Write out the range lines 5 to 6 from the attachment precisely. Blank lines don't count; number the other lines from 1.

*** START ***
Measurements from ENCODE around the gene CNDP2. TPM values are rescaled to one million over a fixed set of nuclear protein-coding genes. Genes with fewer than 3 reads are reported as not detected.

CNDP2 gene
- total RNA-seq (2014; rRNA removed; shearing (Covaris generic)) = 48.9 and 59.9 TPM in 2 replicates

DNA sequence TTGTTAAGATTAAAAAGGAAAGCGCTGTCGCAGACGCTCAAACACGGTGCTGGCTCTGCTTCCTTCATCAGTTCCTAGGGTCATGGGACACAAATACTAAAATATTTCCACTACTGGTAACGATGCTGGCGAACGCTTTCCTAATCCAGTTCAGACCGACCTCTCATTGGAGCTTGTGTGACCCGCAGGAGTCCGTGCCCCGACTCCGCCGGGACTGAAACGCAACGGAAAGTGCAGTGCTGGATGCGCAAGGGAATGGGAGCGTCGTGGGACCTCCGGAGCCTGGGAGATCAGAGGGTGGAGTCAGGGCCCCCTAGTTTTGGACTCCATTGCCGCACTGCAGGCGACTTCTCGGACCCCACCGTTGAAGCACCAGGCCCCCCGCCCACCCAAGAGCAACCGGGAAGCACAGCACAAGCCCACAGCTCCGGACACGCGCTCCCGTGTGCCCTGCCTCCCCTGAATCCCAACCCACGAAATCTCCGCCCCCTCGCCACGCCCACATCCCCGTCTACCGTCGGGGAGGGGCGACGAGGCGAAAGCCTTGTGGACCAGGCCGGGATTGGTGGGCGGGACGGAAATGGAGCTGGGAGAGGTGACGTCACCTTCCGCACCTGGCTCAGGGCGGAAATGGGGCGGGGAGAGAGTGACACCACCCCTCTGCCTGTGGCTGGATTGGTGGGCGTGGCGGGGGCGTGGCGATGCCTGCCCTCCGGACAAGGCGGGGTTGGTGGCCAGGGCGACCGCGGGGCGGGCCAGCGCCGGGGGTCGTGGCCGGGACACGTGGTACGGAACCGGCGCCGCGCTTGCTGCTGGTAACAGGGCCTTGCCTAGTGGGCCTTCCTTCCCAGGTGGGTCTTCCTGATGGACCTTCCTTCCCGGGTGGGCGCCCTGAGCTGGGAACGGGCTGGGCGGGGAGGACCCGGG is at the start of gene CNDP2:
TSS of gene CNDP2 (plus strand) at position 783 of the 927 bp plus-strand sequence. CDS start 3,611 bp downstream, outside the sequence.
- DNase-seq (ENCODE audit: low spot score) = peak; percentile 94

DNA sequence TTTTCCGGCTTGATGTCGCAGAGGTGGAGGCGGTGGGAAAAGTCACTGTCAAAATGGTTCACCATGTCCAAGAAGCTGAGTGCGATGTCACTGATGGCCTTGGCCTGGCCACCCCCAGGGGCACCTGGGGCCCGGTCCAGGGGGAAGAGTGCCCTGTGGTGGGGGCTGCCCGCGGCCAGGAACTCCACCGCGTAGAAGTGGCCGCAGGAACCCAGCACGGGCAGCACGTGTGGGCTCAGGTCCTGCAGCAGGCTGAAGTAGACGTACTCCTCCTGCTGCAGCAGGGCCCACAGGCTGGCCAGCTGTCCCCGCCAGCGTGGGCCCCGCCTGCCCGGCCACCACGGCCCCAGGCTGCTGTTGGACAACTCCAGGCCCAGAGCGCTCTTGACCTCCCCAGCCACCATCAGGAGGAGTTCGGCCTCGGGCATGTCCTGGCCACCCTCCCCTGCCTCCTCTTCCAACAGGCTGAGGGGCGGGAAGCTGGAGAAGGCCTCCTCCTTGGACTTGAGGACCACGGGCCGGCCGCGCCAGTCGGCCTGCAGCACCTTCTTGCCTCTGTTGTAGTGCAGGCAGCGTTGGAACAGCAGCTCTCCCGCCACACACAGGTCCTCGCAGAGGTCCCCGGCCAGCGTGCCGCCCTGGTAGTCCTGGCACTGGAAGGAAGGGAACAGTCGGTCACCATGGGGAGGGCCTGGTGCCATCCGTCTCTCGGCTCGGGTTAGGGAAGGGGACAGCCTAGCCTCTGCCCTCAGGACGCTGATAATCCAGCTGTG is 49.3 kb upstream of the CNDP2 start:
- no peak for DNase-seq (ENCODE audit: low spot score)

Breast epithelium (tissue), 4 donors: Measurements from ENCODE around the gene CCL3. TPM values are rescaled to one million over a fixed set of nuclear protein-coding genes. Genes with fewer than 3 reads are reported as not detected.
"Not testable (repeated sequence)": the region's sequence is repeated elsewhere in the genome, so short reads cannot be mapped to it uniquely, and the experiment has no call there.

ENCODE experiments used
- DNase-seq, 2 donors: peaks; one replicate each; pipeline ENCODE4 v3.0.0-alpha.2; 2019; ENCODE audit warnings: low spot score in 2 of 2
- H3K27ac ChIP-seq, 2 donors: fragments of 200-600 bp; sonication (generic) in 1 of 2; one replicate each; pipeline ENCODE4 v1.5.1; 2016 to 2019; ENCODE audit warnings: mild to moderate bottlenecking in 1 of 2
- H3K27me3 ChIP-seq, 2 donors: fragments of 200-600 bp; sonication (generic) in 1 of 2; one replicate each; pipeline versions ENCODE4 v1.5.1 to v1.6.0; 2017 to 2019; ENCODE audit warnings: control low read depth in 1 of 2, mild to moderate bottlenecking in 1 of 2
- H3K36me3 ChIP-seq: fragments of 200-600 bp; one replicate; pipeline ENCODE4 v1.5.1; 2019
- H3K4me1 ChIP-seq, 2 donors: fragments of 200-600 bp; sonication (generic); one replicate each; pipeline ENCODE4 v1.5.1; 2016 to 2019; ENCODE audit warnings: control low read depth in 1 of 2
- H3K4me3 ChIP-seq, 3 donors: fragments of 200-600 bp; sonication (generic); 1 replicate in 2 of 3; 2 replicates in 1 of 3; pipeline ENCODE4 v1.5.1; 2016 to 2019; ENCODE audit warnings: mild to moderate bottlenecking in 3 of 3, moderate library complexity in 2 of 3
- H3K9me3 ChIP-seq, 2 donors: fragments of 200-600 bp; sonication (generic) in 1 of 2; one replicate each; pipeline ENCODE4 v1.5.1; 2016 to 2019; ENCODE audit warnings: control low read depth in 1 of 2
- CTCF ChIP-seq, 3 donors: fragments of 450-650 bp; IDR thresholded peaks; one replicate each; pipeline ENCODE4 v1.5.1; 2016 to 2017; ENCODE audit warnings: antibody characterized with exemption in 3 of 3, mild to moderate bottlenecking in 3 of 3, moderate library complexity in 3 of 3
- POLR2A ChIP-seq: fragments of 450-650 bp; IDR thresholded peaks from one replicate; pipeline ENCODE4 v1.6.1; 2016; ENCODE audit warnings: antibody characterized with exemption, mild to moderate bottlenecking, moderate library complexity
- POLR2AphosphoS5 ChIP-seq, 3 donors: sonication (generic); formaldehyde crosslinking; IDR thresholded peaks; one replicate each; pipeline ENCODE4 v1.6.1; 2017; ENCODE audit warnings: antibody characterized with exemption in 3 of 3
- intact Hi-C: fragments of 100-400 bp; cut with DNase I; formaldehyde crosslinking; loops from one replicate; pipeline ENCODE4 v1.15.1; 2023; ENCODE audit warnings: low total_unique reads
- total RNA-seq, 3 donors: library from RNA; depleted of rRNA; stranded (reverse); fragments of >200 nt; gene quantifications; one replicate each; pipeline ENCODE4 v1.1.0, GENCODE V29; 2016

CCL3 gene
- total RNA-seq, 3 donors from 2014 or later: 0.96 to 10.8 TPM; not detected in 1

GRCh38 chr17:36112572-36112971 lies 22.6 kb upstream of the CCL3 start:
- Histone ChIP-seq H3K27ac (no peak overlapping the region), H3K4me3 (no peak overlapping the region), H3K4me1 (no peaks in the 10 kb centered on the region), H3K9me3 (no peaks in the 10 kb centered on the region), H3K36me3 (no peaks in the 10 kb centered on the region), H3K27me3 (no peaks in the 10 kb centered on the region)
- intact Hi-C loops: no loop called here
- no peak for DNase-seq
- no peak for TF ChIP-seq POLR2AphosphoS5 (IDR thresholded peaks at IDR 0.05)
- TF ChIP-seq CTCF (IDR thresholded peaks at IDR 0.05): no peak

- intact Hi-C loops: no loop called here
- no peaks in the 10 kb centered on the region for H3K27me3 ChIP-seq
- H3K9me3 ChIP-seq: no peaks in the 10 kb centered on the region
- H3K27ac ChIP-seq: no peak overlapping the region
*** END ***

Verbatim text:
TSS of gene CNDP2 (plus strand) at position 783 of the 927 bp plus-strand sequence. CDS start 3,611 bp downstream, outside the sequence.
- DNase-seq (ENCODE audit: low spot score) = peak; percentile 94